Factors influencing farmers’ choice to sell milled versus unmilled rice

Rice mills in Uganda have increased rapidly during the past decade, presumably in response to increasing demand for milling services. Despite notable improvements in access to milling services, farmers still sell rice un-milled hence attracting lower prices. Mainly the study examined why some rice-growing households sold un-milled rice and its effect on production profitability. Data was collected in 2009, in a survey of 194 farmers. Descriptive statistics were used to characterize households and profitability estimated using gross margin analysis. Factors influencing proportions of rice sold as grain were analysed using a tobit regression. Households were categorized basing on the form in which they sold rice i.e. “un-milled”, “milled” and “both”. Results indicate that most households invest in milling. Averagely completely milling households had bigger landholdings than other cohorts. Completely non-milling households covered longer distances to the nearest mill. Rice production is associated with positive gross margins. Price of milled rice, volume harvested, household size, group membership and distance to nearest mill significantly influenced proportions sold as grain. Rice milling supporting extension services and low power consuming stationary and mobile mills need be observed to ensure better rice production returns to farmers.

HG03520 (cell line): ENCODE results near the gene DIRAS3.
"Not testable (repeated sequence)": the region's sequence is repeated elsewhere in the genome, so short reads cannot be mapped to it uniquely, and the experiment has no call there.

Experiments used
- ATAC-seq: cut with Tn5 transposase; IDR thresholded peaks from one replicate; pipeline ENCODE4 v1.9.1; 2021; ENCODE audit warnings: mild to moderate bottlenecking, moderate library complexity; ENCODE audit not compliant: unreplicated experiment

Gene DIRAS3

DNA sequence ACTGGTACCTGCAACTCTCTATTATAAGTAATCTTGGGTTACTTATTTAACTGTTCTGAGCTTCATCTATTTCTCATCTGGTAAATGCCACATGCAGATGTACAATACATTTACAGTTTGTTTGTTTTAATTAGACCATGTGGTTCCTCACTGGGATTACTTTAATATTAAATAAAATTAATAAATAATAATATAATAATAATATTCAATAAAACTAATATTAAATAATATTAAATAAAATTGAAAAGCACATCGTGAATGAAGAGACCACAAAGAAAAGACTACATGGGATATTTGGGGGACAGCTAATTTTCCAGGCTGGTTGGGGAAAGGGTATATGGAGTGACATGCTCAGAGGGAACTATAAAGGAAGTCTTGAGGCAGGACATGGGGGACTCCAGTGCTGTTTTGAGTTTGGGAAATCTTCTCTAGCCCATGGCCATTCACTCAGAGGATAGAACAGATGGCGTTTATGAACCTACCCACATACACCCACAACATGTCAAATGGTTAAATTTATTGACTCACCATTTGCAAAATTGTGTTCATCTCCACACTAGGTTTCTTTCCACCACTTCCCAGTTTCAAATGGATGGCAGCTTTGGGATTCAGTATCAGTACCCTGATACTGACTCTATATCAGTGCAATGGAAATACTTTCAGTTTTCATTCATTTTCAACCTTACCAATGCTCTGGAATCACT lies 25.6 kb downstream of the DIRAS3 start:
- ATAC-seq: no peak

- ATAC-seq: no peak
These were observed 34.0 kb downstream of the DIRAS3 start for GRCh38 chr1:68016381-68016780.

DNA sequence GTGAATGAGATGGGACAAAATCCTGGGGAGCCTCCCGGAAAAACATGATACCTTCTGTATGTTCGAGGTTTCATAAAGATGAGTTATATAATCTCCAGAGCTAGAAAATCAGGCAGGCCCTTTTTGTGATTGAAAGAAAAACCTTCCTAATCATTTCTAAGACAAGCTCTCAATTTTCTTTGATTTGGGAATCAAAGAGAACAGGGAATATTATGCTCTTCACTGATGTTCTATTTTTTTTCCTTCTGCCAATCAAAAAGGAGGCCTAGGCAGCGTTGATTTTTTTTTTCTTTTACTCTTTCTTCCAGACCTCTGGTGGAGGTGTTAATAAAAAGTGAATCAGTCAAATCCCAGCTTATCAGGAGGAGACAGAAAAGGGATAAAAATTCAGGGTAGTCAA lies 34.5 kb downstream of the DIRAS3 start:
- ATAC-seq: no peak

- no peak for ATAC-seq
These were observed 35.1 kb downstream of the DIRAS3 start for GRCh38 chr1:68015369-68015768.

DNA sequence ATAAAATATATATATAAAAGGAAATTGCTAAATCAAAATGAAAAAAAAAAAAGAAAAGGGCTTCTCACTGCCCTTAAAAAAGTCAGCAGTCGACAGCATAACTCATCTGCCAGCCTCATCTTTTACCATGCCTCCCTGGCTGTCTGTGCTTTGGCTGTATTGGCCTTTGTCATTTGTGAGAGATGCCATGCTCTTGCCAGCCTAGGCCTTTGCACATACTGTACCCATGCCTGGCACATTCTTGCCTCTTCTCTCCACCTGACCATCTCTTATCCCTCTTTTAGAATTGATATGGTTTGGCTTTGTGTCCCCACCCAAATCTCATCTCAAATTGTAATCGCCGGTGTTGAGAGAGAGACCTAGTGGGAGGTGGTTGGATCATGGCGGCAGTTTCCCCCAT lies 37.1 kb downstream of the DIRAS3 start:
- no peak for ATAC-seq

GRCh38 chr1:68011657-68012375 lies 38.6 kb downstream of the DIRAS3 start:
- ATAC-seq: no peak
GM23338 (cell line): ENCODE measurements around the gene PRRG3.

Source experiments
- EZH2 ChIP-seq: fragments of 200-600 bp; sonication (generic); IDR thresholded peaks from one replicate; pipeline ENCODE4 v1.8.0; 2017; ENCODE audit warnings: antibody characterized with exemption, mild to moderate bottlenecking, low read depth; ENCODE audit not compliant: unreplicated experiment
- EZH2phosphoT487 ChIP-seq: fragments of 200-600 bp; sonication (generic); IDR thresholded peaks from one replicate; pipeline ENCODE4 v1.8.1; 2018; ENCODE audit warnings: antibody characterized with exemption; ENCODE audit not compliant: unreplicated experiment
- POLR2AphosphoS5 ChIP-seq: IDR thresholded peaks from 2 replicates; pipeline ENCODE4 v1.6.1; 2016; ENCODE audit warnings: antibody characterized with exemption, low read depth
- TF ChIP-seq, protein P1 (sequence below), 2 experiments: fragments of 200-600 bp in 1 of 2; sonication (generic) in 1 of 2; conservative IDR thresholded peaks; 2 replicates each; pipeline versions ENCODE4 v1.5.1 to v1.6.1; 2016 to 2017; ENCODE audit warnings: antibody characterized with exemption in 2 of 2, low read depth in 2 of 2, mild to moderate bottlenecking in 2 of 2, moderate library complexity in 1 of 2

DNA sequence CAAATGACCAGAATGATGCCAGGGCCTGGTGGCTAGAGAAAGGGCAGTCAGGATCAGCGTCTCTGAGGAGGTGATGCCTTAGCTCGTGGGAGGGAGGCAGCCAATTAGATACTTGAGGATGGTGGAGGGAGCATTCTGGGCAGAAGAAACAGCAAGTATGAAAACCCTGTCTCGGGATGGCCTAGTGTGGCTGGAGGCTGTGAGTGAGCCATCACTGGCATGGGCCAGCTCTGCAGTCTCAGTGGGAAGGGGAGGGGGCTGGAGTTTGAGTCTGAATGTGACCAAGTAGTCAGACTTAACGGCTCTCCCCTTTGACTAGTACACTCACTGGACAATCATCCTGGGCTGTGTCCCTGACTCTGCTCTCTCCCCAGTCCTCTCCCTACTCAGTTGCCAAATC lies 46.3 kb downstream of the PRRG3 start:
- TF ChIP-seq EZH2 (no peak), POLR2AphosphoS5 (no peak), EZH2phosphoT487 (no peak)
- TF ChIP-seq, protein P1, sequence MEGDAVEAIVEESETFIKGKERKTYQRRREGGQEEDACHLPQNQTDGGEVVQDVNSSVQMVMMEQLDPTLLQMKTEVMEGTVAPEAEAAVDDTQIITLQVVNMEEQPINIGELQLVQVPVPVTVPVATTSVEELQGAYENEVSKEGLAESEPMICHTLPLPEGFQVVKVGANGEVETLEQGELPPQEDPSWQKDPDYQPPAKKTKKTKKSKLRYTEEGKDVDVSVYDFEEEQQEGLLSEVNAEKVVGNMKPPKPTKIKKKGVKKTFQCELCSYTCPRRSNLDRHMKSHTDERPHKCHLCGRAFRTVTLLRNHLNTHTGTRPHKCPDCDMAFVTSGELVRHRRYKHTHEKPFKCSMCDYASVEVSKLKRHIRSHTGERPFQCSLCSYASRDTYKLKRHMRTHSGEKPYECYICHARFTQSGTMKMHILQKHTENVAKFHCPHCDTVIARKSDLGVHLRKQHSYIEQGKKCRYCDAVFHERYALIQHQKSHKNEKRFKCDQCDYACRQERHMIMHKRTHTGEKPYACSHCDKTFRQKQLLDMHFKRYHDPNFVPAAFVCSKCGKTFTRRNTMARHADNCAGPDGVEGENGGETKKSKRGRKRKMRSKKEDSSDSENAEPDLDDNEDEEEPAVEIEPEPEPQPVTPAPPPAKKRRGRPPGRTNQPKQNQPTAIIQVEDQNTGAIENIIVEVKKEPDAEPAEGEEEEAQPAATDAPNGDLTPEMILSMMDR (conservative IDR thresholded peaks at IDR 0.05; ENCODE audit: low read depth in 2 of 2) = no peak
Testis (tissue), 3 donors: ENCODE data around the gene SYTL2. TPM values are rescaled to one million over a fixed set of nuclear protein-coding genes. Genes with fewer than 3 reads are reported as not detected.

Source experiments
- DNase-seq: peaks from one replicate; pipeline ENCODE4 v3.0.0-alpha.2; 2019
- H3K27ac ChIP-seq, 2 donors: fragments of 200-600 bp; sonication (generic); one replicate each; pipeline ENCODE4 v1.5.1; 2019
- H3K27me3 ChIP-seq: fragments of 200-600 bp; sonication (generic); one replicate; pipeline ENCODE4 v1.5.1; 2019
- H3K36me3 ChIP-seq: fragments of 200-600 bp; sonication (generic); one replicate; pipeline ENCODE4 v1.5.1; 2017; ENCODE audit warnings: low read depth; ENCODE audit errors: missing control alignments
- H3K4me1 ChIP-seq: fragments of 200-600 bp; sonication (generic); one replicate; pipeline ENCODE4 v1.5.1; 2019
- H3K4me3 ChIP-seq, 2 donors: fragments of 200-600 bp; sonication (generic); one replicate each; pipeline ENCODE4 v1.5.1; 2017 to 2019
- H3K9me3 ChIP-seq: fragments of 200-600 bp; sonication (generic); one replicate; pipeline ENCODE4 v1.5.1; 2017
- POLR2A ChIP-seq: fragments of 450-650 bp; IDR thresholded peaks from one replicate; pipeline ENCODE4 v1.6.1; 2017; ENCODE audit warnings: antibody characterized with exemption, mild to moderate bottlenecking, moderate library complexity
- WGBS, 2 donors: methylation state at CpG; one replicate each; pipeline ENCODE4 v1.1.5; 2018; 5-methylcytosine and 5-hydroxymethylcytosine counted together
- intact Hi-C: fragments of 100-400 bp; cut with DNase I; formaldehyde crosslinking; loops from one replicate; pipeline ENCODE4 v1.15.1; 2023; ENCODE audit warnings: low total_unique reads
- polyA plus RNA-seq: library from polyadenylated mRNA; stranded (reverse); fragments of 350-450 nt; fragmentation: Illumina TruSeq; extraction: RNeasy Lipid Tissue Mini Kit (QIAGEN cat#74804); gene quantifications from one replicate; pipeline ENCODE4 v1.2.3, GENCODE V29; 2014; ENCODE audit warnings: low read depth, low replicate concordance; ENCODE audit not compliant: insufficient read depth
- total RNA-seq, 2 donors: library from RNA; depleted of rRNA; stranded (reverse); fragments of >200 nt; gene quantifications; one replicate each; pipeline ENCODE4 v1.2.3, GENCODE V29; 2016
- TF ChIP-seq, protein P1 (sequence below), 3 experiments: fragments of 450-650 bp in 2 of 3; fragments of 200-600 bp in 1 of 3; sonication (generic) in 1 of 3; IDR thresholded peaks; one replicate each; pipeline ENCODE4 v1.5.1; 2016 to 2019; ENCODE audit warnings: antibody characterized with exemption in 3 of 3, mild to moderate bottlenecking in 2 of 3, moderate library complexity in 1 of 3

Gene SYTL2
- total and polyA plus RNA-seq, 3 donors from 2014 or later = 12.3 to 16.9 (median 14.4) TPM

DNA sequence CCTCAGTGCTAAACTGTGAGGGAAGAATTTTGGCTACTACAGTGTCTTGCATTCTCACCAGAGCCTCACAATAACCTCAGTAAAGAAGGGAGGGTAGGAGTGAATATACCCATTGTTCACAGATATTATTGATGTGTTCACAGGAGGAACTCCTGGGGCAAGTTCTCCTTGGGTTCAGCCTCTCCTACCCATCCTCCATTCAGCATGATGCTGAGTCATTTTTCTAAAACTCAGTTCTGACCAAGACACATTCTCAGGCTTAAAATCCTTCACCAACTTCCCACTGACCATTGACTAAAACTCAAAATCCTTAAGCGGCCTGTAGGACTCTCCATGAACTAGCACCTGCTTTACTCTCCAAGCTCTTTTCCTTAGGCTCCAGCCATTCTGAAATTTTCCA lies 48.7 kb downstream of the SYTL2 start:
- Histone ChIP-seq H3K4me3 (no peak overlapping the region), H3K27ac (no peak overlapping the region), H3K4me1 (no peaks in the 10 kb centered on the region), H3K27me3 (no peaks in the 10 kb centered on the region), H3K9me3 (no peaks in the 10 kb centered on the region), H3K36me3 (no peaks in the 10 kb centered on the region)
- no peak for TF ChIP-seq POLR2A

Issue Date:
2013
Publication Type:
Conference Paper/ Presentation
Record Identifier:
https://ageconsearch.umn.edu/record/160446
PURL Identifier:
http://purl.umn.edu/160446
Total Pages:
17




 Record created 2017-04-01, last modified 2018-01-22

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